'Radio Parade' has no plot at all: it's merely a series of music-hall turns. But this film is fascinating as an example of what a trip to a 1930s music hall must have been like. Some of the acts in 'Radio Parade' are delightful, while others are wretched: this too conveys the true flavour of music-hall entertainment in the days of the Moss Empire.
The title of this film reflects the fact that several of these artistes (particularly Jeanne De Casalis) were better known for their radio performances than for stage appearances. Indeed, De Casalis's turn in 'Radio Parade' fails to take advantage of the visual medium, and would have worked better as a radio monologue. Several of the other performers in this pick 'n' mix make much better use of the visual possibilities.
In the early '30s, De Casalis was quite popular on the British airwaves as Mrs Feather, a featherbrained character similar to Billie Burke, or Gracie Allen without George Burns's steadying influence. Here, Mrs Feather performs a monologue in the form of a 'phone conversation: an annoying conceit, as she often repeats what the (unheard) person at the other end of the line has said so that we'll understand her response.
Much more successful here is Florence Desmond, an attractive blonde comedienne whose radio speciality had already become a successful gramophone recording: 'Hollywood Party', in which Miss Desmond gave vocal impersonations of several Hollywood (and British) film stars. She repeats that skit here, with the movie camera demonstrating her ability to mimic the physical quirks of the actors as well as their vocal crotchets. Miss Desmond is much funnier than Miss De Casalis.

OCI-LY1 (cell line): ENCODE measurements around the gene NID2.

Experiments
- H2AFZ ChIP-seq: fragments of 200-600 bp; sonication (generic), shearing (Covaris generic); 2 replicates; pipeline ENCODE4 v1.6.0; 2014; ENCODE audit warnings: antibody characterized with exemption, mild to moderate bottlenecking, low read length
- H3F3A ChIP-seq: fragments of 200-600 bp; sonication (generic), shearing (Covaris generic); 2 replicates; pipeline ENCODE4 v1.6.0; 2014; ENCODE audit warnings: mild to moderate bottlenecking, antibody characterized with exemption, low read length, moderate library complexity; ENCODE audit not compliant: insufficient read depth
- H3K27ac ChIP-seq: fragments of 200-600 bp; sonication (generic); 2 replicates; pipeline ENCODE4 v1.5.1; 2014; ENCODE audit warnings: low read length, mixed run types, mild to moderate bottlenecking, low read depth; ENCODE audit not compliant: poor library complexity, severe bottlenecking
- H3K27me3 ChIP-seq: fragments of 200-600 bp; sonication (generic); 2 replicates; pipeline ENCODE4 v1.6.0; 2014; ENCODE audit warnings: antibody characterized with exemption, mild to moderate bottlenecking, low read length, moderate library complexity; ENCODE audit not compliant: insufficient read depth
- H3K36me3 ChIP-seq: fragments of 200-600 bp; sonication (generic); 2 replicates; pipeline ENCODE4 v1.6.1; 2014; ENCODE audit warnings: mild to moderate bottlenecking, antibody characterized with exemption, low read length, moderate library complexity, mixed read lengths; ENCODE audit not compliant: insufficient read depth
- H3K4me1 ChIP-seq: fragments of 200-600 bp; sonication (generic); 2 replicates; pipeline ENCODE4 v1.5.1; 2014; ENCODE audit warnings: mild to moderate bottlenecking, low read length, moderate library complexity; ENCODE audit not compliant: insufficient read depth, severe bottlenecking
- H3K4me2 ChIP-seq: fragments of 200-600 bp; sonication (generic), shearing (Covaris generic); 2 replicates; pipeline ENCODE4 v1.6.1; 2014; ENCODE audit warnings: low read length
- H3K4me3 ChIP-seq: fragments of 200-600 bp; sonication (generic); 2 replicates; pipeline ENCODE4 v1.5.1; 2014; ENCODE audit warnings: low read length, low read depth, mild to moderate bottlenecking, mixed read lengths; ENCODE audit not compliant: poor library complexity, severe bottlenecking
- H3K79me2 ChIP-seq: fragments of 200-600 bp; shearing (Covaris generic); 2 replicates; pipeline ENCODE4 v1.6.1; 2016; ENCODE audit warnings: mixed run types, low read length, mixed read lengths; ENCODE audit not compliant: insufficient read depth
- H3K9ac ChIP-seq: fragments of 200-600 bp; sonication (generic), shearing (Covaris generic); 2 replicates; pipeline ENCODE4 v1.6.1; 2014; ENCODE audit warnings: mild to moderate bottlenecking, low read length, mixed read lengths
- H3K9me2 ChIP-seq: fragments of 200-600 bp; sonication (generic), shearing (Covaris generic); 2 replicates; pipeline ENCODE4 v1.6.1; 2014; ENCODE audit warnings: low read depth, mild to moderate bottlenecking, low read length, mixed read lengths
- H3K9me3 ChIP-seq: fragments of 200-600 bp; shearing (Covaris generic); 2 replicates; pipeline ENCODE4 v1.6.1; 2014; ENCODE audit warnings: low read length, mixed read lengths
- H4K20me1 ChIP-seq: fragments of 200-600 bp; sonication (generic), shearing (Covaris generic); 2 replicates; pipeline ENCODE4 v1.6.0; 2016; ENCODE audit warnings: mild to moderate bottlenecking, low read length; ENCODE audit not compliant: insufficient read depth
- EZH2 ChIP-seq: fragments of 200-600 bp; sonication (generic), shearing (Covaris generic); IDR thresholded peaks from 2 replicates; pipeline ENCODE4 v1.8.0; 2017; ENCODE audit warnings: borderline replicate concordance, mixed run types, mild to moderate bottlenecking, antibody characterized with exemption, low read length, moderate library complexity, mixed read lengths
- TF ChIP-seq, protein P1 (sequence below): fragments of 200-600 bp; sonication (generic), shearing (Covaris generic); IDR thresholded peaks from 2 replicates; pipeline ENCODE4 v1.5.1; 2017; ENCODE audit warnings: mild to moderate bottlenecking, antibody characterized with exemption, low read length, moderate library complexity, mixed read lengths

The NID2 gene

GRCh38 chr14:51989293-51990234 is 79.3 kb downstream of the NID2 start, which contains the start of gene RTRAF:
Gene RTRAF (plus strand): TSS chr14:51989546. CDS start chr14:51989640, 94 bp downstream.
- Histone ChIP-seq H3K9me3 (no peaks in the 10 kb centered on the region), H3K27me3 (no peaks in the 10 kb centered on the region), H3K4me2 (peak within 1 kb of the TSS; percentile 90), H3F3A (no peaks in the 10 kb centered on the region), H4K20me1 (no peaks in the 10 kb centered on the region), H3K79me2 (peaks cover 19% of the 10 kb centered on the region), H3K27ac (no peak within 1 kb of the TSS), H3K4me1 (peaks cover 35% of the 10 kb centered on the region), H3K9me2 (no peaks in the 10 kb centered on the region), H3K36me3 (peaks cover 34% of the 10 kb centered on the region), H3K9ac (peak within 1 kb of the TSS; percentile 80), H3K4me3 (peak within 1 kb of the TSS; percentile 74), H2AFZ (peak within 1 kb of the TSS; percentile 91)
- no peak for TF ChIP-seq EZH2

Reginald Gardiner supplies an imitation of wallpaper patterns. Mario Lorenzi is a harpist who plays ragtime and jazz: given his choice of instrument, the results are poor. Tex McLeod, a sort of second-team Will Rogers, performs lariat tricks while telling a few jokes. Judging from his accent, he's either a genuine Texan or a very good imitation. Presumably his cowboy routine was a bigger novelty in Britain than it would have been in American vaudeville. The sisters Doris and Elsie Waters are here in their popular radio roles of Gert and Daisy, the two working-class housewives with a penchant for cheeky gossip.
The two most unusual turns in 'Radio Parade' rejoice in the names Stanelli and Stainless Stephen. The single-named Stanelli is a thin crinkle-haired man who trundles onto the stage his 'Hornchestra'. (A more accurate name would have been 'Honkestra'.) This is an immense juggernaut contraption sprouting a quantity of klaxon horns, each tuned to a different pitch. Stanelli rapidly and loudly honks a melody which is far more coherent (and funnier) than anything provided by Mario Lorenzi's harp.
Stainless Stephen hailed from Sheffield, the centre of Britain's steel industry, and accordingly he kits himself out in a cozzy that looks suspiciously like fetish gear: a gleaming stainless-steel waistcoat, white bow tie and a bowler with a steel hatband. The stainless one's speciality consists of a monologue in which he speaks the punctuation marks: 'This is Stainless Stephen comma comedian question mark.' For a wow finish, his waistcoat buttons light up and his bow tie revolves! As seen here, Stainless Stephen had a slight physical resemblance to Ed Wynn. Off the stage, he worked full-time as a schoolteacher, and so he could only perform during school holidays.
It's precisely *because* several of the acts in 'Radio Parade' are ludicrous or inept that the entire film captures the flavour of pre-war music-hall so perfectly. 'Radio Parade' is a vital record of England's equivalent to American vaudeville, and I'll rate this movie 10 out of 10. Kindly leave the stage!
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